CNN – A Convolutional Neural Network (ConvNet/CNN) is a Deep Learning algorithm which can take in an input image, assign importance (learnable weights and biases) to various aspects/objects in the image and be able to differentiate one from the other. The pre-processing required in a ConvNet is much lower as compared to other classification algorithms. While in primitive methods filters are hand-engineered, with enough training, ConvNets have the ability to learn these filters/characteristics CNN are composed by convolutional layers where neurons are connected through a convolution function instead of a general matrix multiplication so weights are shared rather than being all connected. As a result, spatial patterns which are invariant to translations, rotations, and other transformations, are obtained. Many current neural architectures used for supervised classification of images are based on the Convolutional Neural Network (CNN) model. The agenda for this field is to enable machines to view the world as humans do, perceive it in a similar manner and even use the knowledge for a multitude of tasks such as Image Video recognition, Image Analysis Classification, Media Recreation, Recommendation Systems, Natural Language Processing, etc. The architecture of a ConvNet is analogous to that of the connectivity pattern of neurons in the human Brain and was inspired by the organization of the Visual Cortex. Individual neurons respond to stimuli only in a restricted region of the visual field known as the Receptive Field. A collection of such fields overlap to cover the entire visual area. The objective of the convolution Operation is to extract the high-level features such as edges, from the input image. ConvNets need not be limited to only one convolutional Layer. Conventionally, the first ConvLayer is responsible for capturing the Low-Level features such as edges, color, gradient orientation, etc. With added layers, the architecture adapts to the High-Level features as well, giving us a network which has the wholesome understanding of images in the dataset.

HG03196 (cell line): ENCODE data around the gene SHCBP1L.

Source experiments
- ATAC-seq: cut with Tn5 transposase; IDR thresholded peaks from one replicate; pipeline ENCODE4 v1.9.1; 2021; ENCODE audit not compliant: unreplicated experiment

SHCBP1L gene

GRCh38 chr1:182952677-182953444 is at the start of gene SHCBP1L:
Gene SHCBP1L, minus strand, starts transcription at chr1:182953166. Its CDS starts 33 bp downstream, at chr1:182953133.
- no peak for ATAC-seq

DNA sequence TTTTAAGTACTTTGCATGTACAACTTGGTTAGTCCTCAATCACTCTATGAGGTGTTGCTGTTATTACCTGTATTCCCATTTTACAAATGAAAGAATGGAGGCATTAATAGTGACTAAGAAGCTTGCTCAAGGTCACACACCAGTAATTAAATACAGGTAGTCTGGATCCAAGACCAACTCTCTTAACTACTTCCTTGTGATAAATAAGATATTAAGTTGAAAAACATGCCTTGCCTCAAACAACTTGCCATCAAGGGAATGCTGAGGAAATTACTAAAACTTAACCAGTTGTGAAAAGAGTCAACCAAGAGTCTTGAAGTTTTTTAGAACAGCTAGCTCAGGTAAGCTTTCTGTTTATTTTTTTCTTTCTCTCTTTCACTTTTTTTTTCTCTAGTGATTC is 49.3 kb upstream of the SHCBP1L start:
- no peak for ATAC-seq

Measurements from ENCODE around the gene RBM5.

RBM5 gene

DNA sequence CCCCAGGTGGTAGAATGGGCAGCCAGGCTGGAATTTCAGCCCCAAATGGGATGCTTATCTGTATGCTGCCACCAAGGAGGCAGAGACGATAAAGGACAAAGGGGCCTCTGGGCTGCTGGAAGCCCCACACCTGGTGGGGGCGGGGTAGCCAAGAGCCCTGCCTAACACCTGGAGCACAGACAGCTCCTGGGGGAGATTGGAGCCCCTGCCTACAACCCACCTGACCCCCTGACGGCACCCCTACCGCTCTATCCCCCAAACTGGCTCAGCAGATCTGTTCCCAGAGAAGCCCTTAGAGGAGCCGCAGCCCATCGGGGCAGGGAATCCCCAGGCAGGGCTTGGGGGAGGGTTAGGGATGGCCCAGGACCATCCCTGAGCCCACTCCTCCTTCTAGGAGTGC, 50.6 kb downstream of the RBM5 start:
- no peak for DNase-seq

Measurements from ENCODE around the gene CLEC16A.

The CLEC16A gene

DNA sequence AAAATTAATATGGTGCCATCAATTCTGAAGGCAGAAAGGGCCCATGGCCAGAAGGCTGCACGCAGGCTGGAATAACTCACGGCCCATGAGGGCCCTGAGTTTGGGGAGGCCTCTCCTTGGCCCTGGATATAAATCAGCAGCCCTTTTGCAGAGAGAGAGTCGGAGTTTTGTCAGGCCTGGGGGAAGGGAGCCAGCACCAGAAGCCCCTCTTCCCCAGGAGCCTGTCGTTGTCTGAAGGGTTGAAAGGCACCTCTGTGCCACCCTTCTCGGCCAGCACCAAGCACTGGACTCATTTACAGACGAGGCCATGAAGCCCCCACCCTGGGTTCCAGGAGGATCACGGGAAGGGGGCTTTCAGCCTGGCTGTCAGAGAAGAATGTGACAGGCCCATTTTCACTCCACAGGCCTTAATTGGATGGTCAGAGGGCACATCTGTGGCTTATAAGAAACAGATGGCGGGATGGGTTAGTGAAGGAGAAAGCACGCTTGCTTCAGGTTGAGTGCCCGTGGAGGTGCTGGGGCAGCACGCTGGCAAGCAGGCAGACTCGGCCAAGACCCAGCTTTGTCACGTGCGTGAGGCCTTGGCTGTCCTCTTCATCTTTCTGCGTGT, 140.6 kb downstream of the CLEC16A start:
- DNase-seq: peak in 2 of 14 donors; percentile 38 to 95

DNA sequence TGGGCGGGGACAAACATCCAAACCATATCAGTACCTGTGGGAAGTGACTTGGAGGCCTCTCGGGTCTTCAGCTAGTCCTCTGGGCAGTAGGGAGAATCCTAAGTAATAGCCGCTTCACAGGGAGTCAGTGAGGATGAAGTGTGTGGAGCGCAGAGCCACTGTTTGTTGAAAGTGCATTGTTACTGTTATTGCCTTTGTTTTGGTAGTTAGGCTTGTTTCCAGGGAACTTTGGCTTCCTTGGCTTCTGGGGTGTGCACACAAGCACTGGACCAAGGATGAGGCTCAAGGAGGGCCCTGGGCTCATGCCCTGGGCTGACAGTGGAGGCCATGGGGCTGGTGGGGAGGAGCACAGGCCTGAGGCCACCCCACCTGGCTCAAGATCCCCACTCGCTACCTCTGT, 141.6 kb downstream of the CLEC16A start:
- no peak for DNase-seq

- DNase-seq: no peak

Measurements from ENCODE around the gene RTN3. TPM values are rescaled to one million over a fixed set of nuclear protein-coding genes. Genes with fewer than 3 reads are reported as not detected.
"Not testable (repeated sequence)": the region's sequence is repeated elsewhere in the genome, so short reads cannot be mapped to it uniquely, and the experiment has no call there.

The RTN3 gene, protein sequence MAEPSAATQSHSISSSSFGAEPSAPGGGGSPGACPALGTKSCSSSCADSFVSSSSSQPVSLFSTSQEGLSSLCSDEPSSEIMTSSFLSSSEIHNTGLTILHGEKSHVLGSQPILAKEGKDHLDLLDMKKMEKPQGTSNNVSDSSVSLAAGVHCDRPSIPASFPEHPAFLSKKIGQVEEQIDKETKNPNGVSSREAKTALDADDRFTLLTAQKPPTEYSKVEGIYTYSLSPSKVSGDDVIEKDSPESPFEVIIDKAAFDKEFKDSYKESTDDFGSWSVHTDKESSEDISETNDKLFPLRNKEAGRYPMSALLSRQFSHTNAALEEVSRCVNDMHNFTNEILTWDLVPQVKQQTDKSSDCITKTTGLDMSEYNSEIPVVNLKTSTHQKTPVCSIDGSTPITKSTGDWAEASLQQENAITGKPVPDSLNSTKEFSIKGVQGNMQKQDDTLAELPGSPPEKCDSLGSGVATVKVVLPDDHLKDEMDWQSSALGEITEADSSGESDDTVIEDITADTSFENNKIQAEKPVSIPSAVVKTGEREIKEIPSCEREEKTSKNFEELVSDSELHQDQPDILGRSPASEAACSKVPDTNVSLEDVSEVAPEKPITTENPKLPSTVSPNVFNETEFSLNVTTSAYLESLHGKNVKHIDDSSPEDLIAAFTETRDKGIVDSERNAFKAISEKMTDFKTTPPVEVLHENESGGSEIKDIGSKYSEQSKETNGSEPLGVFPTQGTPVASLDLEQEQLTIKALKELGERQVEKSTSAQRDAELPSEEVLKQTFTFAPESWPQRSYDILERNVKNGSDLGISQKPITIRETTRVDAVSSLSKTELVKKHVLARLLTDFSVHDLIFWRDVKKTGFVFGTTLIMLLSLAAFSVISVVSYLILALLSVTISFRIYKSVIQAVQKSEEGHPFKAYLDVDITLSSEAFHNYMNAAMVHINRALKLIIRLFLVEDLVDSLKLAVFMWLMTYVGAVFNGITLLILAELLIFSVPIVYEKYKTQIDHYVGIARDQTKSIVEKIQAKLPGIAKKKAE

Fig. 1. Block Diagram


    CNN model was trained to identify whether bananas are ripe, unripe or overripe and the below results were obtained. Also some of the diseases seen in apple were also identified using the trained model.

    Fig. 2. Ripe Fruit

    Fig. 3. Unripe Fruit

    Fig. 4. Overripe Fruit

    Fig. 5. Apple Blotch

    Fig. 6. Rotten Apples

    Fig. 7. Apple Scab


Using convolutional neural networks for fruit ripening identification accurate results regarding the state of fruit was identified. The CNN model is trained to identify the fruits as ripe, unripe and overripe by creating datasets. Common diseases seen in these fruits are also identified using CNN model. As further works this can be integrated with a quadcopter which will capture the video of the plantation thus helping to get timely details regarding the fruits cultivated. This will help to reduce manual labor as well as time and expense in inspecting large plantations.


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[8] Bulanon D M, Burks T F, Alchanatis V, 2009, Image fusion of visible and thermal images for fruit detection, Biosystems Engineering, vol.103, pp.12-22. [9] Bulanon D M, Burks T F, Alchanatis V, 2008, Study on temporal variation in citrus canopy using thermal imaging for citrus fruit detection, Biosystems Engineering, vol.101, 2008, pp.161-171.5.

[9] R. Ceres, J.L. Pons, A.R. Jiménez, J.M. Martín, L. Calderón, 1998, Design and implementation of an aided fruit-harvesting robot (Agribot), Industrial Robot, vol.25, no.5, pp.337-346.

[10] Juste F; Sevila F, 1992, Citrus: A European Project to Study the Robotic Harvesting of Oranges, in Proceedings of the 3. International Symposium on Fruit, Nut, and Vegetable Harvesting Mechanization Jordbrugsteknik Agricultural Engineering, no.67, 331-338.